The COVID rules say that we’re not supposed to cross healthcare region boundaries, so the skiing I’ve been doing with my son, Devlin, has all been in the Fraser Health Region, where we live. That cuts out the North Shore and the Sea-to-Sky, but it does allow some fooling around in a bit of Manning Park, up the Chilliwack River, and on the Coquihalla.
When I was a kid, we’d often have summer vacations in BC, where I could look out the back window of the car and see all kinds of places along the Coquihalla that looked like where I wanted to be. My parents were all about seeing attractions that had interpretive signs, though, so we never went to those places.
Box Canyon is one of those places. As we drove by, I could see the cliff walls of the canyon on either side, and it looked the raddest. Since my parents are no longer calling the shots, that’s where Devlin and I went.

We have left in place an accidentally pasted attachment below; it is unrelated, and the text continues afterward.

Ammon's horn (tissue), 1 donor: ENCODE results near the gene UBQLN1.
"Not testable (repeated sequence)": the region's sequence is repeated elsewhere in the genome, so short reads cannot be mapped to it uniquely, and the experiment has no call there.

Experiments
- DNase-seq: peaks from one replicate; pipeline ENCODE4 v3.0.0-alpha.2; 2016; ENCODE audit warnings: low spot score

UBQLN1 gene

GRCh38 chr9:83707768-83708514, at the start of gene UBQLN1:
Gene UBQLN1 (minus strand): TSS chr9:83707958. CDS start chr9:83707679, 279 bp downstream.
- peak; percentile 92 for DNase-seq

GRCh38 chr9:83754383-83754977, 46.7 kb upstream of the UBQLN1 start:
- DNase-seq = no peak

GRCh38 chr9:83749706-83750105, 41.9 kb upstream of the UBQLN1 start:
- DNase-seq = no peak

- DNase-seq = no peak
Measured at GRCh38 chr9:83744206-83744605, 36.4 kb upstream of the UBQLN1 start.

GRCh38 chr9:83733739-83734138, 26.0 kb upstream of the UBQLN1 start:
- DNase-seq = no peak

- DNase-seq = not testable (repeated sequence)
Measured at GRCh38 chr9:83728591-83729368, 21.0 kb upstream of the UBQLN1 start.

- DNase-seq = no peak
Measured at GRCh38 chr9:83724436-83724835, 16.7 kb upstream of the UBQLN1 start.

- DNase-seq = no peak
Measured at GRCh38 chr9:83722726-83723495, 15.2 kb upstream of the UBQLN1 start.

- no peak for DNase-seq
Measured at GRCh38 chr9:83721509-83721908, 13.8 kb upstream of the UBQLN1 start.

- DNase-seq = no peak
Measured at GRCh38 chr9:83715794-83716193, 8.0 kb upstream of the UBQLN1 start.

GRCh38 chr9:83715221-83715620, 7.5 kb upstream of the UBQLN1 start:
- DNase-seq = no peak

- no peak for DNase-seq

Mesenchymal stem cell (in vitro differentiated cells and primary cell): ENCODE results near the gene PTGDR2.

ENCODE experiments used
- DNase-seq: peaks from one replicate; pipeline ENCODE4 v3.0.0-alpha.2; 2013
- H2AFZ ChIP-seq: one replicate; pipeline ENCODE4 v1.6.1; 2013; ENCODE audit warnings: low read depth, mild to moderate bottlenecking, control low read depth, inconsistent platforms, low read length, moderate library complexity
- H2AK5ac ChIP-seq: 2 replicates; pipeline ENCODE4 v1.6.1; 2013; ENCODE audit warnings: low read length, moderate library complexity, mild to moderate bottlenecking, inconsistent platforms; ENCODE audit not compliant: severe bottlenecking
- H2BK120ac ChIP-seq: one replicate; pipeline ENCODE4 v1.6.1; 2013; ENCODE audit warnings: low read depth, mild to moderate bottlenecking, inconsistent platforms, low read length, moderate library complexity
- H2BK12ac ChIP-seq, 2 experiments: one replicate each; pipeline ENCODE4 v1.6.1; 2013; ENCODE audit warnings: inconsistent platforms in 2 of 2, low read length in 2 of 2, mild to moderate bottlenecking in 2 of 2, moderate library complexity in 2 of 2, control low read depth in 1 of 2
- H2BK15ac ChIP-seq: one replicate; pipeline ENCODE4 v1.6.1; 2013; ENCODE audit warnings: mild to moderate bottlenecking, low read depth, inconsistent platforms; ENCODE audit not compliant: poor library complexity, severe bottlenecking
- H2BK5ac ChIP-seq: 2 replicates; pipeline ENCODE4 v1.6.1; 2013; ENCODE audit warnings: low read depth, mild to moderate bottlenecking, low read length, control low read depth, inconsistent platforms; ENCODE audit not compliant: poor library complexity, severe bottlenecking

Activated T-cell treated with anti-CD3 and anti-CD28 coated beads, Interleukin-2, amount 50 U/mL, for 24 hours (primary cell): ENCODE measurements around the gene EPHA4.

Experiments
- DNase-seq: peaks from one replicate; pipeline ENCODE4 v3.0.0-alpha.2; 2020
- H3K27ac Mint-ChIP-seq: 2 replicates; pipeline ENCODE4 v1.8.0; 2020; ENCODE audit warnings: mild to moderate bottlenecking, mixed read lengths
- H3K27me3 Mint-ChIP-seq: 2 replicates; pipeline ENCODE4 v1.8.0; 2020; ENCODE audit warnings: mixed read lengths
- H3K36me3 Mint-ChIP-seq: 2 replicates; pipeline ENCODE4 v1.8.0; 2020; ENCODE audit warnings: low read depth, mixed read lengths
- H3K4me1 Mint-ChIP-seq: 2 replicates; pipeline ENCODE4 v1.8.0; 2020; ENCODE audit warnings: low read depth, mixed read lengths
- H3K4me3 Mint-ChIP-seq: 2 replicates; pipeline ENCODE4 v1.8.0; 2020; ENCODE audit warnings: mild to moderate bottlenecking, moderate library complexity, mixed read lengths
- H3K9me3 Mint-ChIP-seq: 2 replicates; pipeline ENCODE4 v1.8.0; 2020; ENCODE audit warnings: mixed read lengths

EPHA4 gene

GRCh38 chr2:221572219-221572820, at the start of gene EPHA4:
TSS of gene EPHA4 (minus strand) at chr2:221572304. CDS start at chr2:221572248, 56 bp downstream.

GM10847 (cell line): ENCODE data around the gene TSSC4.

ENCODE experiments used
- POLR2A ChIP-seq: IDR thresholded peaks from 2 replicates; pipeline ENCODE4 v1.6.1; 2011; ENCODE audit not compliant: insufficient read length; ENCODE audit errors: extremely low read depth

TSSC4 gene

We had an uneventful, lazy skin up to Bombtram Mountain ridge. We decided not to summit, since there wasn’t too much light left, and it looked like route-finding down the side of Box Canyon might be hard.
Starting to skin up, lazily
Box Canyon from above
John Baldwin’s Coquihalla Summit map shows a ski line into Box Canyon. There’s this little red arrow curving around a cliff symbol, labelled “exit via narrow gulley.” The arrow is 600 m skier’s right of the end of the canyon and 400 m skier’s left of the closest switchback on the other side of the canyon.
Back of Box Canyon, from about half-way up
View from the top
In retrospect, I should have taken a look at the Google satellite pictures, determined that the drawing of the logging road on the map was only accurate to within 200 m or so, and tried to figure out which of the dubious-looking gulleys was the one Baldwin meant, but I didn’t.